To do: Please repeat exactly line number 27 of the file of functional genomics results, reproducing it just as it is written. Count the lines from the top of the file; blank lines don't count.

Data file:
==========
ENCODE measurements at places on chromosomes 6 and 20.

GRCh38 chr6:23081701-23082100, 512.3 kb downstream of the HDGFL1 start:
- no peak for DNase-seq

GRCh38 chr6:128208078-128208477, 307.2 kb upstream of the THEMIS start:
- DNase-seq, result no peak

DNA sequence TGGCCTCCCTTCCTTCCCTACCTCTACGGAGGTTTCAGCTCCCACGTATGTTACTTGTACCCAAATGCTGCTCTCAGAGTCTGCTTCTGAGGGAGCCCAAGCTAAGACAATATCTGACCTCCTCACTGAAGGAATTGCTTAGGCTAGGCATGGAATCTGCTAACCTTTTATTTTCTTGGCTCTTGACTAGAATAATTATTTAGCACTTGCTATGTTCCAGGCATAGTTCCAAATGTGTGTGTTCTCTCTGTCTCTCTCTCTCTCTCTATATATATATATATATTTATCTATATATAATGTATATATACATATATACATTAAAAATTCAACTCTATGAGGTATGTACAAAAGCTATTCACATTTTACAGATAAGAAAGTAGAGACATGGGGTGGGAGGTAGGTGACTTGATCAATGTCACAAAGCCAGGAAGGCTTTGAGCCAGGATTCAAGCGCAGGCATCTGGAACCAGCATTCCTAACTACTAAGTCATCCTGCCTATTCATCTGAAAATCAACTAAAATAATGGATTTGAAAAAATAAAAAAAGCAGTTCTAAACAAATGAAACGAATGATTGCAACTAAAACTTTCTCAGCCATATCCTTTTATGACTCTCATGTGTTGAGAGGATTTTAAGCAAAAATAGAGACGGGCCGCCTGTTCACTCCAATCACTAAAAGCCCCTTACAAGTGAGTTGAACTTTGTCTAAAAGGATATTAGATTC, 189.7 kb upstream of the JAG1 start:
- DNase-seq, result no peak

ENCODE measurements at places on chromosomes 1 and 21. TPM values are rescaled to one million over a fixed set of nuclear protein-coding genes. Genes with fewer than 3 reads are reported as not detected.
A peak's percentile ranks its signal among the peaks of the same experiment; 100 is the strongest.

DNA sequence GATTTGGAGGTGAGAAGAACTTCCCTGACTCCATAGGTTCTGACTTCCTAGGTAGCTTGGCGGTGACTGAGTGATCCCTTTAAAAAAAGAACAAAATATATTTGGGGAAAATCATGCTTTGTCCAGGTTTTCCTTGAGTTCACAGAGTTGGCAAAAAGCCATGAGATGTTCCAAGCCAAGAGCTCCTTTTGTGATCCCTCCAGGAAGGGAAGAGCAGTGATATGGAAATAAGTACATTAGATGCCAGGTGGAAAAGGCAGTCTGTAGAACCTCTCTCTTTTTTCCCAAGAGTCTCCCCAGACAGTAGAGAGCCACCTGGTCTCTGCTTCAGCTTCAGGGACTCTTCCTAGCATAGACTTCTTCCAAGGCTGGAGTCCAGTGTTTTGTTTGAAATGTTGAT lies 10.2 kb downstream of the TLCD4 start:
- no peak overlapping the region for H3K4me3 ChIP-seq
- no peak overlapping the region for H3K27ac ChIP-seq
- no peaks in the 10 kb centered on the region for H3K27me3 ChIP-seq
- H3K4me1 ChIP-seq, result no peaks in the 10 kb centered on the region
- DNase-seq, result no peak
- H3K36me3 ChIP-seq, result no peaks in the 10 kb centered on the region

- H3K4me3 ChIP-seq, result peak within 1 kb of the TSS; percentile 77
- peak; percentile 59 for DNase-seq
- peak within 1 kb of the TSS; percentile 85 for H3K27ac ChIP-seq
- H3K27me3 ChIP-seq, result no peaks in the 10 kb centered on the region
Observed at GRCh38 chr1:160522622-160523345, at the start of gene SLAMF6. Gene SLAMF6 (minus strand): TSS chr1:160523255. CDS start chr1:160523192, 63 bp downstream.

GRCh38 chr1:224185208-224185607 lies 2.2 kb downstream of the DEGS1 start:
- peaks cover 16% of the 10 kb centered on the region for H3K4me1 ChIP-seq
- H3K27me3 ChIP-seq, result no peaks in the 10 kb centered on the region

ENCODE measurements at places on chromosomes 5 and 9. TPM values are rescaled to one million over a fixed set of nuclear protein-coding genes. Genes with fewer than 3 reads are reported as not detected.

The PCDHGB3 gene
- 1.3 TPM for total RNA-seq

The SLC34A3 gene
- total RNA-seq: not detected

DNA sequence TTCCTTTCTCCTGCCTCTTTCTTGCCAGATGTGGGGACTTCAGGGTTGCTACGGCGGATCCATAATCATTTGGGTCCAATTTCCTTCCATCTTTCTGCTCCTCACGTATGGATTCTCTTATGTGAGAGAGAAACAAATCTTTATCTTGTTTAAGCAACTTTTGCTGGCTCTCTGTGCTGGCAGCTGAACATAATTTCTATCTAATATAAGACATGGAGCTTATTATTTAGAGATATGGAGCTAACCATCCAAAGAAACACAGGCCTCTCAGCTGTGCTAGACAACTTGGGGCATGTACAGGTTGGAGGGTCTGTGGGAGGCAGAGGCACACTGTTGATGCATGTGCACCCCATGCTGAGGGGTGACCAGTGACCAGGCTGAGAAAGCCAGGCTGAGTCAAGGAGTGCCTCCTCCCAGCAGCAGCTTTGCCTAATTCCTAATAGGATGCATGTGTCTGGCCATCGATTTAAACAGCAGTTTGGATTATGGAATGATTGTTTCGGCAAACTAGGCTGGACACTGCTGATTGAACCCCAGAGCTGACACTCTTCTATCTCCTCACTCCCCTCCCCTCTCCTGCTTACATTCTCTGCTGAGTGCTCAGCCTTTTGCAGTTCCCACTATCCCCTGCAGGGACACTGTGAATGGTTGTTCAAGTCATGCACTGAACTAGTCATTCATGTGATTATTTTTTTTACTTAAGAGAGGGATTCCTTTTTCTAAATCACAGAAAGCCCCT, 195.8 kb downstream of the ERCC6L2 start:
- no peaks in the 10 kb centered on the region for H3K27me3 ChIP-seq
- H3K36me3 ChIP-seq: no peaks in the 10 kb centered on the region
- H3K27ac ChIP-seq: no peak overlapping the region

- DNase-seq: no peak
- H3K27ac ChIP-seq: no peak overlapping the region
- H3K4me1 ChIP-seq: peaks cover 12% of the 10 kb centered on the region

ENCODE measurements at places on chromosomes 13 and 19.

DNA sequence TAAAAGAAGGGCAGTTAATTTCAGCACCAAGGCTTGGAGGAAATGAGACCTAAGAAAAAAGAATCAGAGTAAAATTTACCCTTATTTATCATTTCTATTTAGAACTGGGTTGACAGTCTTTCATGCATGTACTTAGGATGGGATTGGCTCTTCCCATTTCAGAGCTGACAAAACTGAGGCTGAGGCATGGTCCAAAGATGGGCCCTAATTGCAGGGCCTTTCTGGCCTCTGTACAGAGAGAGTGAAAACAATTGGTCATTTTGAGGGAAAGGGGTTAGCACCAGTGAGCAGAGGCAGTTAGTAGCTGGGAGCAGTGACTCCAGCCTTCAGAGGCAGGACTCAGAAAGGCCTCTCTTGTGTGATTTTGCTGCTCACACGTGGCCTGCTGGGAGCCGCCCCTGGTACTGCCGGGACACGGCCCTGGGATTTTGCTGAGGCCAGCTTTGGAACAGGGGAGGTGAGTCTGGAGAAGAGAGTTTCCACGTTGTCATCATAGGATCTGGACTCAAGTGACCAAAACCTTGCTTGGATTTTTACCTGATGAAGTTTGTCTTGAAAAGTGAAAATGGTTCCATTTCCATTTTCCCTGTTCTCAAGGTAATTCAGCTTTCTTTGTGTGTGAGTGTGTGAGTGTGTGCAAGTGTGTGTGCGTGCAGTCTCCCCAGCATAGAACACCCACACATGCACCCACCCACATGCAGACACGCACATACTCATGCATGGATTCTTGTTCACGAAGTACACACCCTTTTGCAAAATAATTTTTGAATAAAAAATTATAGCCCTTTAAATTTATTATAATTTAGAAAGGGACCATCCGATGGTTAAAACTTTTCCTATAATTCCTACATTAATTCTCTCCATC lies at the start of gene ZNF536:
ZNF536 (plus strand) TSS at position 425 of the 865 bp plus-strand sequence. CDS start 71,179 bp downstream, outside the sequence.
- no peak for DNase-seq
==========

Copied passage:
- 1.3 TPM for total RNA-seq